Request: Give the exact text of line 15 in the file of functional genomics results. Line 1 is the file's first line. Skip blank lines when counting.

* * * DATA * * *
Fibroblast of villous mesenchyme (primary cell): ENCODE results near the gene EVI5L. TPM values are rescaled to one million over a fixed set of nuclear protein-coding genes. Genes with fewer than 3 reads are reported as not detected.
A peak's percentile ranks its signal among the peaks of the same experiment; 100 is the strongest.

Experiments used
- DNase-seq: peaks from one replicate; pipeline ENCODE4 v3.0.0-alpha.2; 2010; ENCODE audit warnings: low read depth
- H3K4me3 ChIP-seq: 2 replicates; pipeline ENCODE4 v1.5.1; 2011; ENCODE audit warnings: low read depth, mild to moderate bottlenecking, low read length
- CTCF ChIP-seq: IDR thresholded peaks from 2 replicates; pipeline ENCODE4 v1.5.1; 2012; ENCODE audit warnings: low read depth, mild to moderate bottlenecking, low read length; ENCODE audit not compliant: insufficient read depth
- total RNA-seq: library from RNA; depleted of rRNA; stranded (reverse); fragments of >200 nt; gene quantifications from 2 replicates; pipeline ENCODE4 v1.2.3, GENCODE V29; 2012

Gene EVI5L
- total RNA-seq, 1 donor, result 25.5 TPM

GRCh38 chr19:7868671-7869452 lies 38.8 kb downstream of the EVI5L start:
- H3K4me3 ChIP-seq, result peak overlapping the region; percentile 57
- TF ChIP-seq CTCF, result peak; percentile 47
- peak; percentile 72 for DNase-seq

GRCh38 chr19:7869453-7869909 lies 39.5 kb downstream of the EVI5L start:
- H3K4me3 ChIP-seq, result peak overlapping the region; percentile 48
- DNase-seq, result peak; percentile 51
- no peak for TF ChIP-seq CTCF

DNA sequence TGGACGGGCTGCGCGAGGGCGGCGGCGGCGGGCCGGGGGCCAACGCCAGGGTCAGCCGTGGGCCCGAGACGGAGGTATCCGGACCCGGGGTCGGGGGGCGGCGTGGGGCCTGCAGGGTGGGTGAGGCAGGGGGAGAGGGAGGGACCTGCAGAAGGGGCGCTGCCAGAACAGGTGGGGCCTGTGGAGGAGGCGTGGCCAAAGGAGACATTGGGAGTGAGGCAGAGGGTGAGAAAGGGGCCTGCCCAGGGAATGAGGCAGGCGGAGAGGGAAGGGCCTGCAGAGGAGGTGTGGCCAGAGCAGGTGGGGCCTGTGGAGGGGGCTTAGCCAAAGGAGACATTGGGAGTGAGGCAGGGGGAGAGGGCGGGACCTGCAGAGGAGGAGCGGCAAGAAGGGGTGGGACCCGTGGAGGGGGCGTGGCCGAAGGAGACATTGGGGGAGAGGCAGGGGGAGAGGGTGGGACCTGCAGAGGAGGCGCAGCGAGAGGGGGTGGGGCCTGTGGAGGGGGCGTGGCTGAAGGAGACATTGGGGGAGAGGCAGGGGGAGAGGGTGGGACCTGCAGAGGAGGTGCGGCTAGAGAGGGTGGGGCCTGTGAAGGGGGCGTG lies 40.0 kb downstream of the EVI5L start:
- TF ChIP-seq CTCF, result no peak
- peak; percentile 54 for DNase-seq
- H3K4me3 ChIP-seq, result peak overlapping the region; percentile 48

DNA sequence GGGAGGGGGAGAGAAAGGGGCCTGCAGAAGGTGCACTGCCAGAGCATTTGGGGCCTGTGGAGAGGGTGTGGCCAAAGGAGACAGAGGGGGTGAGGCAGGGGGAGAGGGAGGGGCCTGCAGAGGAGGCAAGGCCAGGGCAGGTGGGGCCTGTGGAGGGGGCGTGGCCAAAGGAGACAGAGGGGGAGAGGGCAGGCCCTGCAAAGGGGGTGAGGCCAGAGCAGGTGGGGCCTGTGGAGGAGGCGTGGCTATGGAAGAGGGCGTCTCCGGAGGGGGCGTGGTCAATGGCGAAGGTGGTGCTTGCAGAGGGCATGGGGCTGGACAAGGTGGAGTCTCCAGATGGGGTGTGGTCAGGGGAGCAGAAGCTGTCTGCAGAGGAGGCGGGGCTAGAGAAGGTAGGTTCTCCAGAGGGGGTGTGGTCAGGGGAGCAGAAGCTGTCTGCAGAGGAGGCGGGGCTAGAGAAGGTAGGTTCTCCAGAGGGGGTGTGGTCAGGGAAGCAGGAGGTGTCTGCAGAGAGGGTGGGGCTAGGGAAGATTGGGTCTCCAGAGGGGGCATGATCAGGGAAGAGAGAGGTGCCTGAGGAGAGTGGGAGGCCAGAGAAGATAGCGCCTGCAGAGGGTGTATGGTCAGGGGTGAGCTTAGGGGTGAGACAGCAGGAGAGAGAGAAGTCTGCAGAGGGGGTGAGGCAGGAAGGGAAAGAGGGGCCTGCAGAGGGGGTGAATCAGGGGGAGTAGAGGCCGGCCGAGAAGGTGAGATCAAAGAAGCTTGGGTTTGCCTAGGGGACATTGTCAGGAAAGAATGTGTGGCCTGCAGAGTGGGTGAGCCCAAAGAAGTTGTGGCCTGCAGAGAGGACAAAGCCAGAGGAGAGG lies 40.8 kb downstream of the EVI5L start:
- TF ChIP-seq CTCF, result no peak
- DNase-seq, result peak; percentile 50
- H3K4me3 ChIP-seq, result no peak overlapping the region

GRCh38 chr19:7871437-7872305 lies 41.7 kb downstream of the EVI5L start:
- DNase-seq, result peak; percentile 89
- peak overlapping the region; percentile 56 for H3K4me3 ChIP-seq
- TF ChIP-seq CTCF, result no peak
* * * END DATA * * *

- H3K4me3 ChIP-seq, result peak overlapping the region; percentile 48